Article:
3) I know this sounds basic, but can you explain BR in some detail (or offer an article)?

4) Also, any advice on study-life balance? The biggest challenge is getting sufficient sleep while at once needing to practice and drill sufficiently to see progress. I work full-time, so it's a balancing act. There's not much recreation these days and there's a little gym time (which I know is important), but the biggest challenging is balancing studying with sleep.

Thanks again, Dave!
Dave Killoran
PowerScore Staff
PowerScore Staff
 
Posts: 3172
Joined: Fri Mar 25, 2011 1:18 pm
Points: 3,168

Thanks for the reply! A few additional comments:

lsat_ndoda wrote:I'll give this a go: Sufficient assumption questions prompt a detail or hypothetical that by itself would be enough to make the scenario in the stimulus true and necessary assumption questions prompt a detail or hypothetical that may not be enough to make the scenario true but which the scenario cannot be true without. Additionally, they are part of the same family (of the four families) and it's useful to understand it in terms of the answer choices "acting" on the stimulus. Let me know if that makes sense!

Yes, this is accurate, but let me ask you this: if you explained this to a room full of people who didn't know these question types all that well, would this make it entirely clear to them? And where's the nuance of the overlap between the possible correct answers in each type, or even how these two questions relate conditionally? You might have all that info and went for the shorter answer, but ask yourself if there's a lot more for you to say here or not. If not, it's a good indication your conceptual foundations aren't strong enough. Right now, with no further contextual info, I'm concerned they need to be stronger.





lsat_ndoda wrote:1) I'm thinking of taking the PT's I did and just doing an assessment of missed questions by type. Assuming there's a greater representation of certain types, I will then revisit the Bible and target these sections. Is this sound or is there a better way to do it? (Some tutors say it's unhelpful to overly focus on question type.)

It will take some time, but if you haven't already, score your tests using a broad analyzer, such as the one here: PowerScore Self-Study Site. And honestly, I've never heard someone say that isolating individual question types is a problem, or shouldn't be done, and I disagree with the thinking there. Think of each question type (and reasoning type, at least in LR) as individual skill moves. If this was karate, you'd do a thousand fist punches, then a thousand leg kicks etc as practice to get good muscle memory. Strengthen each part, but don't focus just on that obviously, go beyond as well and start integrating other elements until it all mixes together. As Bruce Lee said, “I fear not the man who has practiced 10,000 kicks once, but I fear the man who has practiced one kick 10,000 times.” Idea and question Isolation is a central part of prep—especially when you are learning—but it's not the only thing you do!





lsat_ndoda wrote:2) I guess what I was getting at with my "quick fix" question is not that there's a sort of "cheat sheet" that will help magically boost my score but rather some sort of an approach or measure that might yield greater short-term dividends. In keeping with that analogy, I know if I invest $10,000 in the S&P today that in 5 years I'm almost undoubtedly going to get a respectable return. But my time horizon isn't 5 years. Similarly, with this I know if I pore through the Bibles and other materials again fully, I'm guaranteed to still learn a good amount (as you said, going through it once or twice surely leaves tidbits on the table). But it may not yield any return in the short-term; it may even yield a negative return (from the standpoint of time cost.) In other words, as opposed to trying to get around the logic I'm seeking methods or strategies that, with consideration to my short time horizon, might more effectively ingrain the understanding, if that makes sense.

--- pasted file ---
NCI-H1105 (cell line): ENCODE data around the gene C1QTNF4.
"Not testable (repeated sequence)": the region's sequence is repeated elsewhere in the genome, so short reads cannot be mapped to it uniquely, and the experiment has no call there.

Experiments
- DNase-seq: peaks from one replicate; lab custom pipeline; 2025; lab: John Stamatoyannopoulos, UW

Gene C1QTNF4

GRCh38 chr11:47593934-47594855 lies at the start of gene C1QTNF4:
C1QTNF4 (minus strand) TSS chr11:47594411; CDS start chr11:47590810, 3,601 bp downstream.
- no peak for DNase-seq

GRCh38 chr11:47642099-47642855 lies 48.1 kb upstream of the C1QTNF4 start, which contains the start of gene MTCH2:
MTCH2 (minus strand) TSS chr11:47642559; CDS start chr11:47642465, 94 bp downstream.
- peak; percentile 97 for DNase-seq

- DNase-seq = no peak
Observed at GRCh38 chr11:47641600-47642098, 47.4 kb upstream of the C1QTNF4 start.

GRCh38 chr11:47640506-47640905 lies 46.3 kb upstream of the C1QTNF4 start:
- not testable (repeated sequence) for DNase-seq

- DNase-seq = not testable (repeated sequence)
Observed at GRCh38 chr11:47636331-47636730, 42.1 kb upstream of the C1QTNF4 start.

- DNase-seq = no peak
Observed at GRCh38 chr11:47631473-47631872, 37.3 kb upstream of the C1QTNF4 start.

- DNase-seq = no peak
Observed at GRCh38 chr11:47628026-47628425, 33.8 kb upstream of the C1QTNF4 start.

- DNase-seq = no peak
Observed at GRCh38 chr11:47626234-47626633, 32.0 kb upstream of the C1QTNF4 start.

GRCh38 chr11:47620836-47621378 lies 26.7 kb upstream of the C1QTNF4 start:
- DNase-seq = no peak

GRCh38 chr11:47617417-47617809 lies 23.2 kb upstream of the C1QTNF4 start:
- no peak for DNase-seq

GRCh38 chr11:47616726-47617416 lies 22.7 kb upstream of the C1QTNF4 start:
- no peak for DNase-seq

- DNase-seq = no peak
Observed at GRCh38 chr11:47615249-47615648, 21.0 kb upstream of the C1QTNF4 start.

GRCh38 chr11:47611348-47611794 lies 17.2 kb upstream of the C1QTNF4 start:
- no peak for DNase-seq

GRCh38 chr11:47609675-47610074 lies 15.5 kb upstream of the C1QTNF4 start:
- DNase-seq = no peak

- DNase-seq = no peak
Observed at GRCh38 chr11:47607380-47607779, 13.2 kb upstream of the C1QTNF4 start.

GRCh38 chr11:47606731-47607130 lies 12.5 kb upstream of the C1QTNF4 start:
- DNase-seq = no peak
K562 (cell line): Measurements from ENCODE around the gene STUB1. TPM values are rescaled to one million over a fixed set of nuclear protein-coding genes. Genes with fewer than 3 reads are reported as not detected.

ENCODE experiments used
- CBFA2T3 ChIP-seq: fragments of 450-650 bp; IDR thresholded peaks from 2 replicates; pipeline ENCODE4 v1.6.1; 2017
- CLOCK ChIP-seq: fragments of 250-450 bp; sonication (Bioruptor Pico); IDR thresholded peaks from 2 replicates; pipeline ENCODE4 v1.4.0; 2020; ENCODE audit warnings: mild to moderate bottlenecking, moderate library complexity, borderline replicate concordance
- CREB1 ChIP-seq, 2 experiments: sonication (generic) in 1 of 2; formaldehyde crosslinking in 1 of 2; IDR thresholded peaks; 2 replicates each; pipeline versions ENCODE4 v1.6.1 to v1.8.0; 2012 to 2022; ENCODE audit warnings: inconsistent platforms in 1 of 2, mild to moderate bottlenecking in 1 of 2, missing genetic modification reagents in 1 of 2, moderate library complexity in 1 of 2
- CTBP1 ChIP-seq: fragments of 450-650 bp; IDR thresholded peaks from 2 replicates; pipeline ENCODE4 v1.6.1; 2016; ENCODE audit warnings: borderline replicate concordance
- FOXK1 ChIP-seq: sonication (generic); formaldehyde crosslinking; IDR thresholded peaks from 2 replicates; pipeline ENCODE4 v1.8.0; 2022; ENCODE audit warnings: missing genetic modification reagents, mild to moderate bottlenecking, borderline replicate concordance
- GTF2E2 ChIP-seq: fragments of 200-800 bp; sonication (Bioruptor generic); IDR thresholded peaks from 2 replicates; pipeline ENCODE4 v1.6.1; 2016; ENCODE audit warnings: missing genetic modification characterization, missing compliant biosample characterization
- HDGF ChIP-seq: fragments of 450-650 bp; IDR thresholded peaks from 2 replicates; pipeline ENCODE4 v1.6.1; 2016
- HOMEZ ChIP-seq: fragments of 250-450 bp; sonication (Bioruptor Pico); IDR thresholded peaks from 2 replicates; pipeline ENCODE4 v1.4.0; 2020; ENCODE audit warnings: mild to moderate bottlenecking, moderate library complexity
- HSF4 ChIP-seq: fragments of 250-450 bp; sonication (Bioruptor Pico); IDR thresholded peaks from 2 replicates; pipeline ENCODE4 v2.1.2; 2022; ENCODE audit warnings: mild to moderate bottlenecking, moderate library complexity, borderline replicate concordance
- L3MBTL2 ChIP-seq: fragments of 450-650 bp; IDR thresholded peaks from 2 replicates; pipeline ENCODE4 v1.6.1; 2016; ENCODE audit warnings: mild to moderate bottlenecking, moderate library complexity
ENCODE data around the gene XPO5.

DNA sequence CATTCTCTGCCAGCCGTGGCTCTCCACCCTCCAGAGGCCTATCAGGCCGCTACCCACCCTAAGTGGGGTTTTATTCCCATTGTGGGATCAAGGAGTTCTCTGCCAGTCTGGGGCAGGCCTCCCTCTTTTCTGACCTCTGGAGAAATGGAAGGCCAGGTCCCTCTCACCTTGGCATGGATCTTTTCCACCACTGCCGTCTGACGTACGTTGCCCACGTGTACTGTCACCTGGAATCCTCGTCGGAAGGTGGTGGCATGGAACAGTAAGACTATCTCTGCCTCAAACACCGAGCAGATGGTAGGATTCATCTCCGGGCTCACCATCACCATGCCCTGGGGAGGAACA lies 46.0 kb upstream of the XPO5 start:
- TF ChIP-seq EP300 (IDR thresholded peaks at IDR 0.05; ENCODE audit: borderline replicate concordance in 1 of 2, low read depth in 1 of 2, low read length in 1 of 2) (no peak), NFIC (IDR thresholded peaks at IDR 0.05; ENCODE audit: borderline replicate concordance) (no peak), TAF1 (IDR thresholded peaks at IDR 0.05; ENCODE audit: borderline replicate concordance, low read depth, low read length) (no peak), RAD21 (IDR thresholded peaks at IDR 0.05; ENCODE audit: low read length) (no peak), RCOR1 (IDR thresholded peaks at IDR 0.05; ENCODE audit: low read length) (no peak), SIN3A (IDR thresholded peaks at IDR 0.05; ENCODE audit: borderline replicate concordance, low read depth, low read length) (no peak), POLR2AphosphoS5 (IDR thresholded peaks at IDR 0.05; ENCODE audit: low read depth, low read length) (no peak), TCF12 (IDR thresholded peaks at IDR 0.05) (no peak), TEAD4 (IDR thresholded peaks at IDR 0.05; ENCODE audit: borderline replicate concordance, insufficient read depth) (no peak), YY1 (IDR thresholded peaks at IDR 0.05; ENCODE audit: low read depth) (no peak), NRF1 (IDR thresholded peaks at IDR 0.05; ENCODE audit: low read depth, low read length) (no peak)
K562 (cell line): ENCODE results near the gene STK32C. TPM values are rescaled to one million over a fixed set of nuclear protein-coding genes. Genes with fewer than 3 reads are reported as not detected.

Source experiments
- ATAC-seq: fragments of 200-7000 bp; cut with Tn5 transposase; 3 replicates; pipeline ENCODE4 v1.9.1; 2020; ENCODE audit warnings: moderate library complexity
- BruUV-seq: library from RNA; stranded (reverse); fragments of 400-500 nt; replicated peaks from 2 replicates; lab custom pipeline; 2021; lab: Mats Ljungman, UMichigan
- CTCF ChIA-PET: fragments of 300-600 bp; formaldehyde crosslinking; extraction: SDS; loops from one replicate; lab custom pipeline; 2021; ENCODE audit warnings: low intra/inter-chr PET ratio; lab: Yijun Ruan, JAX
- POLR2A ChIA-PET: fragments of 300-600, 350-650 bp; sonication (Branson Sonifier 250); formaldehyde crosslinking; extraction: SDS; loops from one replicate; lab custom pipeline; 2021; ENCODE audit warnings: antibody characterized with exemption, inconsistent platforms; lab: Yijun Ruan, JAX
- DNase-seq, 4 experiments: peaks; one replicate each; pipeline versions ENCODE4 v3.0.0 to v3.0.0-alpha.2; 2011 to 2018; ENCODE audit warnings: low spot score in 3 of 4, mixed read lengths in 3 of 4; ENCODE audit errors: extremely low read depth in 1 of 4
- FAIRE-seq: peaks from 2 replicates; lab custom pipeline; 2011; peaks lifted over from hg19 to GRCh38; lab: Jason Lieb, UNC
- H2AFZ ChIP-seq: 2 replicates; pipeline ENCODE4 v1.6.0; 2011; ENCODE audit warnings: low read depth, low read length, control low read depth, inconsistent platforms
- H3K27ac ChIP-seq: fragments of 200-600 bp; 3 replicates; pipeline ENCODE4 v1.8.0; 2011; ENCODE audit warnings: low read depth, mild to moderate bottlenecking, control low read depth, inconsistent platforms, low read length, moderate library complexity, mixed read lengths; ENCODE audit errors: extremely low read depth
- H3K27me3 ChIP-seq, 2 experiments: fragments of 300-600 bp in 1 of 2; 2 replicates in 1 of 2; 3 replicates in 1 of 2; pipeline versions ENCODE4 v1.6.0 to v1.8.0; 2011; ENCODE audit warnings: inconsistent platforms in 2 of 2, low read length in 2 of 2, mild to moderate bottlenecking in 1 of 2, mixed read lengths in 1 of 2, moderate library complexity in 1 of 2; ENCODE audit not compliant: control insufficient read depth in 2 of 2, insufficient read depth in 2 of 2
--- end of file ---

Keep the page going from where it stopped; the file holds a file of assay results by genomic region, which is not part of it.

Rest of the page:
With this, I think this weekend I'll keep my focus on attempting pre-phrasing (I viewed the PS blog post on this), applying VIEWSTAMP (I do not have any materials that exclusively cover RC but may go ahead and order the Bible even if I only may have time to parse it), and just going back on some of the PT's I have done to deconstruct and assess more deeply.

Isolation of weaknesses, repetition on those topics (such as doing a game over and over until you can do it blindfolded), The Teaching Test, and connecting concept are your friends here. The problem is that, unlike the stock market, we don't have any exploding stocks that provide max value in a short time. Instead, the best we can do is find those stocks that give us the best short-term growth. It won't be explosive, but it will return better than the average we hope.





lsat_ndoda wrote:3) I know this sounds basic, but can you explain BR in some detail (or offer an article)?

Sure! What is the Best Way to Review LSAT Practice Tests?





lsat_ndoda wrote:4) Also, any advice on study-life balance? The biggest challenge is getting sufficient sleep while at once needing to practice and drill sufficiently to see progress. I work full-time, so it's a balancing act. There's not much recreation these days and there's a little gym time (which I know is important), but the biggest challenging is balancing studying with sleep.

I agree 100%. In fact, when people tell me they are doing just LSAT, I advise them against it. you will be better able to learn and more prone to focus if you get sufficient sleep, get to workout regularly, and eat well. It's not how to make life balance, but rather that it's necessary to have balance. The key is to cut non-essentials. Minimize Netflix, try to go out less (although some still), avoid those last call drinks on Friday night that make you extra slow on Saturday, and so on. It's only for a few more months, so make the sacrifice (which is good practice for law school anyway, which forces so many people to live like an ascetic).

Please let me know if that helps. Thanks!
Dave Killoran
PowerScore Test Preparation

Follow me on Twitter at http://twitter.com/DaveKilloran
My LSAT Articles: http://blog.powerscore.com/lsat/author/dave-killoran
PowerScore PodCast: http://www.powerscore.com/lsat/podcast/